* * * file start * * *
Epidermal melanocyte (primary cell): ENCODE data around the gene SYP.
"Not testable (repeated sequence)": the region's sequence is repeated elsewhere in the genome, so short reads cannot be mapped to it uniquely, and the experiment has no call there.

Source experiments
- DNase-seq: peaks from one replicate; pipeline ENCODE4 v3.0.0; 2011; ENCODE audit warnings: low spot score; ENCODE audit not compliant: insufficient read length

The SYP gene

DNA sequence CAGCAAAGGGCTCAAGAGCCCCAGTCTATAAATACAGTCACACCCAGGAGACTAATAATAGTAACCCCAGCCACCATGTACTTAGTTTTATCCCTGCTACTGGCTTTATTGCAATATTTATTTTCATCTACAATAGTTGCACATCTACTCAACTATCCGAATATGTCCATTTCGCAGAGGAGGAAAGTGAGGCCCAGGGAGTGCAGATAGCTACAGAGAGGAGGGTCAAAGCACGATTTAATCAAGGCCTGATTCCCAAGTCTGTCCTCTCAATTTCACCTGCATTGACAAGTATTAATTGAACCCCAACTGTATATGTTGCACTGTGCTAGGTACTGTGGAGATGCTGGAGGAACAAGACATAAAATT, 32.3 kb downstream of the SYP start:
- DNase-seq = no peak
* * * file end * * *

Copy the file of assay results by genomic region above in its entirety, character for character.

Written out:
Epidermal melanocyte (primary cell): ENCODE data around the gene SYP.
"Not testable (repeated sequence)": the region's sequence is repeated elsewhere in the genome, so short reads cannot be mapped to it uniquely, and the experiment has no call there.

Source experiments
- DNase-seq: peaks from one replicate; pipeline ENCODE4 v3.0.0; 2011; ENCODE audit warnings: low spot score; ENCODE audit not compliant: insufficient read length

The SYP gene

DNA sequence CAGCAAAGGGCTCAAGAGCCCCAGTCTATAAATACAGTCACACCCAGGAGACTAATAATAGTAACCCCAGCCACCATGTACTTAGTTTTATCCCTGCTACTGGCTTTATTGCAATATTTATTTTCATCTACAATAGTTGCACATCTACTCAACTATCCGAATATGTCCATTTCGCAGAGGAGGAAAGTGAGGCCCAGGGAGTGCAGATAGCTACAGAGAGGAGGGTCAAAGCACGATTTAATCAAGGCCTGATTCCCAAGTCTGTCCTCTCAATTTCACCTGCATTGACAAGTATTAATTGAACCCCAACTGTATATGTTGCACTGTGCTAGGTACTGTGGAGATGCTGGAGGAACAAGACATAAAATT, 32.3 kb downstream of the SYP start:
- DNase-seq = no peak